Debris and collection of bodies aftermath the doomed MH17.
On February 25, the Dutch Safety Board (DSB) published responses to questions asked by the Dutch Parliament on February 4 and 10, along with its response to a letter written by Oleg Storchevoy, the Deputy Director of Russia’s Federal Air Transport Agency. Many of the questions posed by the Dutch Parliament concern the air traffic control primary radar data from Ukraine and Russia at the time of the tragedy.
Along with information about the radar data and the investigative process, there were a handful of responses that provided clarification to questions regarding Russian claims regarding the MH17 case. Additionally, the DSB’s response to the Russian letter reiterated its stance on a number of Russian concerns regarding the investigation, most notably regarding the Buk missiles type and launch site.
The response of Tjibbe Joustra, the Chairman of the DSB, to the Russian letter is, to put it mildly, succinct. The response letter itself is two paragraphs and refers to an eleven-page appendix letter, along with a note that “none of the information provided can be regarded as new and significant evidence.” In other words, the DSB does not find the “new” evidence provided by Russia and its Federal Air Transport Agency sufficiently reliable or noteworthy to contradict the findings of its final report.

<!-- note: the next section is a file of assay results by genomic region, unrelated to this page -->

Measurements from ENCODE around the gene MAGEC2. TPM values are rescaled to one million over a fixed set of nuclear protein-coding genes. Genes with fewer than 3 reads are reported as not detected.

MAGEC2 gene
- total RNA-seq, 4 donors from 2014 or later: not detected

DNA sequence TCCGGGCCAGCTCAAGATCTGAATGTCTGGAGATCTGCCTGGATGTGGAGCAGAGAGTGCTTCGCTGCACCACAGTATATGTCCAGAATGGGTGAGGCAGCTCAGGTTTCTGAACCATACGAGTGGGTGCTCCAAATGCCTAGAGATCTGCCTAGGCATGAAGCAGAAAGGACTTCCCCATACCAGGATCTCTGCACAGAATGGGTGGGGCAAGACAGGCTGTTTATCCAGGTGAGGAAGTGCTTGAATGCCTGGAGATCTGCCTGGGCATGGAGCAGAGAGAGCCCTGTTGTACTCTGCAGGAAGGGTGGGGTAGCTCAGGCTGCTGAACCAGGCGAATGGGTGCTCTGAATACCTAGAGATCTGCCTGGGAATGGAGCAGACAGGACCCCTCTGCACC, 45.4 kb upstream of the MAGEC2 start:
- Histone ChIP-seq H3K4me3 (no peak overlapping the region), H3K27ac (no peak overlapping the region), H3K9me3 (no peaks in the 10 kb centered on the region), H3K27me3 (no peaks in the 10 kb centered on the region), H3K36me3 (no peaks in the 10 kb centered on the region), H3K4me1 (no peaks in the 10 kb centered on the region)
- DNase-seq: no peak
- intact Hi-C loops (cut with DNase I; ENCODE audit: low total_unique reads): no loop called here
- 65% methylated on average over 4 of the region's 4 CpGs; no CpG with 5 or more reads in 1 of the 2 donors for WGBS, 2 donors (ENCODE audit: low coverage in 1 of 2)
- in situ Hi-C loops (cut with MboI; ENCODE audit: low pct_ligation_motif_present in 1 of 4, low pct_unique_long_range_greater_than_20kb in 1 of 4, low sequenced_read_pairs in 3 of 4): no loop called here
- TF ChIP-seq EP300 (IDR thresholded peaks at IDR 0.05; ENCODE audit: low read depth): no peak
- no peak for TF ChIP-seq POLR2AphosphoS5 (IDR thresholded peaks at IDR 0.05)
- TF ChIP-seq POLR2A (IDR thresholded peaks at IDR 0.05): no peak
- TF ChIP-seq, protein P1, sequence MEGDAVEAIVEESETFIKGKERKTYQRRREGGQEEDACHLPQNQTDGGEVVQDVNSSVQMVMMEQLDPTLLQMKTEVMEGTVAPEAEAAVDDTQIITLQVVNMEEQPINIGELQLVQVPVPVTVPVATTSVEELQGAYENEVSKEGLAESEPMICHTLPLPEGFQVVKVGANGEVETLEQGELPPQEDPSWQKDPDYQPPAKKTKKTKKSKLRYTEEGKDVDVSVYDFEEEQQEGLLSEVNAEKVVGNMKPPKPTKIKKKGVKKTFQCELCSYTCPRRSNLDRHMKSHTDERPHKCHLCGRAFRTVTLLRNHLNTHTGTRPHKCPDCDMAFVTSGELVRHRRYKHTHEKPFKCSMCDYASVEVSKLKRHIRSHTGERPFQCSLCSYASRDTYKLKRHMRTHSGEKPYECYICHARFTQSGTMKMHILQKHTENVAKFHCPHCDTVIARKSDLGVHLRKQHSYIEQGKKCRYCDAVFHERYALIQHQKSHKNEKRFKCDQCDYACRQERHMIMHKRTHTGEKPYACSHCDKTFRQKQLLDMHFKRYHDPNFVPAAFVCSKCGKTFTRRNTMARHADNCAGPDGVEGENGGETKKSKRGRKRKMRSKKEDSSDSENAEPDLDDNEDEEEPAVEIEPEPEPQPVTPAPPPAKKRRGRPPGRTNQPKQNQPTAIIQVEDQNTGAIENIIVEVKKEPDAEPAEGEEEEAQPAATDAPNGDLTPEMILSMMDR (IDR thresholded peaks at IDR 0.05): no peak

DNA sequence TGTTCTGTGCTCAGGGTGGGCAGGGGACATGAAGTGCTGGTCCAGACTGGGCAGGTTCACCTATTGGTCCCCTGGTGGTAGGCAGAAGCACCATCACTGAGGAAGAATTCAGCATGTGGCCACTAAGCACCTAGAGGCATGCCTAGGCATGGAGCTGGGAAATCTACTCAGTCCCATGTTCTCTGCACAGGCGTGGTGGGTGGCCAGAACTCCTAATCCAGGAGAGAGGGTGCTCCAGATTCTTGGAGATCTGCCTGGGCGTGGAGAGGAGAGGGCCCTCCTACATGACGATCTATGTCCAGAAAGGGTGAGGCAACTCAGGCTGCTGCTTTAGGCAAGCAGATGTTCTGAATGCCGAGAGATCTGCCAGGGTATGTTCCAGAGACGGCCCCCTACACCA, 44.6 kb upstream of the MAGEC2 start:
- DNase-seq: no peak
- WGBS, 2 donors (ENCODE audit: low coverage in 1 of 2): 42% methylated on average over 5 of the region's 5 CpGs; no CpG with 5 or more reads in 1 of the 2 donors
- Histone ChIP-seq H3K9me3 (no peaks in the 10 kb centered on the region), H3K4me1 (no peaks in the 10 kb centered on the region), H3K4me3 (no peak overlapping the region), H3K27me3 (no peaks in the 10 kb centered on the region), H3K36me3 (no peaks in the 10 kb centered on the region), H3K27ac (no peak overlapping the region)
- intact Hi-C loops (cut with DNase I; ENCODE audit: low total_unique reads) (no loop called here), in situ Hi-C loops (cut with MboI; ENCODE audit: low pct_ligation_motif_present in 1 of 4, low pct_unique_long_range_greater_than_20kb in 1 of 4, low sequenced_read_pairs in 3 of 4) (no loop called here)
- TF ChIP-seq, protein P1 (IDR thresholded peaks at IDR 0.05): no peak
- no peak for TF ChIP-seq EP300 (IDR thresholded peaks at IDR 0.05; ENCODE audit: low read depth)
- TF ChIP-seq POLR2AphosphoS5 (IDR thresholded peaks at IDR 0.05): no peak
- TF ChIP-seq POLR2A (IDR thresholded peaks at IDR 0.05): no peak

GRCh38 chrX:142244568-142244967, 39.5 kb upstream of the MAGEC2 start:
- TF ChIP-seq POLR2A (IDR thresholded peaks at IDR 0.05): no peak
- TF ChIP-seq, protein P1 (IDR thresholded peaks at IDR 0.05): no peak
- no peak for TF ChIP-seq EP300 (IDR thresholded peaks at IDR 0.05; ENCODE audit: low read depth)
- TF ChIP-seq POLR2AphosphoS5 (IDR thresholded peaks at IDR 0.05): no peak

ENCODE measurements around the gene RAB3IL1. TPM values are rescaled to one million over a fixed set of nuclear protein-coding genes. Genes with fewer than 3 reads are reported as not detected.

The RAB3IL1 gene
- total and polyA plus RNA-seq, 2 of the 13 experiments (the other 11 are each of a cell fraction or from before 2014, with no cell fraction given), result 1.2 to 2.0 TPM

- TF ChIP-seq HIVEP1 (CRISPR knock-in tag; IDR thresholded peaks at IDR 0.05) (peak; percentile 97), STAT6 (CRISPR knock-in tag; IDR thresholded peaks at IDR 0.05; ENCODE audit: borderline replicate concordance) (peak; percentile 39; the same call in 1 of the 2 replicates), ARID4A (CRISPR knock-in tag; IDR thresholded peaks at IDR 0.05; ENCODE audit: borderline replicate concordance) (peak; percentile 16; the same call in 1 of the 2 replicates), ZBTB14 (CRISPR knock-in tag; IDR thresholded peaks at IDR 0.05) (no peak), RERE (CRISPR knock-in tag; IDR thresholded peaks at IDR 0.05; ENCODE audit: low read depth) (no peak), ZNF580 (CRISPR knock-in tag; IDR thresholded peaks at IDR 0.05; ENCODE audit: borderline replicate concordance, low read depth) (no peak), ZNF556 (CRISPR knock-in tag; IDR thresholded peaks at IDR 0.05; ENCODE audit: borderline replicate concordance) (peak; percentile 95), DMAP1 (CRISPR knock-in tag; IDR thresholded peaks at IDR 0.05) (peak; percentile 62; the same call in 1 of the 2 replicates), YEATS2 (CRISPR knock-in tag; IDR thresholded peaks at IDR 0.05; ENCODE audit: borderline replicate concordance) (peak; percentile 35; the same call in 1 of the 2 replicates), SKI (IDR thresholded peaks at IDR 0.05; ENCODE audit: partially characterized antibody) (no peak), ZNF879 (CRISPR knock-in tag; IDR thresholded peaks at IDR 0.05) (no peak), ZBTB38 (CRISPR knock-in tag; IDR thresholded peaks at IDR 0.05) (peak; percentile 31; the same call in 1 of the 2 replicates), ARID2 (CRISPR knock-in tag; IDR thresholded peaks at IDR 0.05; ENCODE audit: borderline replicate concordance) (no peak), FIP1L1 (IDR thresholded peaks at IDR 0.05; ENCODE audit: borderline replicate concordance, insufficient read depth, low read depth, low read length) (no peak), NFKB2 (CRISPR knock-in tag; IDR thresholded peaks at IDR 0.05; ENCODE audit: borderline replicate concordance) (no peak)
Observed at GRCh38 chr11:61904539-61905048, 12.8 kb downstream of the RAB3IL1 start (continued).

In the letter’s appendix, the DSB responds every question from Storchevoy by referencing the DSB’s final report, and ending with the sentence “The Dutch Safety Board concludes that on the basis of the arguments put forward, there is no new and significant evidence.”
The DSB’s response to the Dutch Parliament is more revealing. Here are six takeaways from their responses: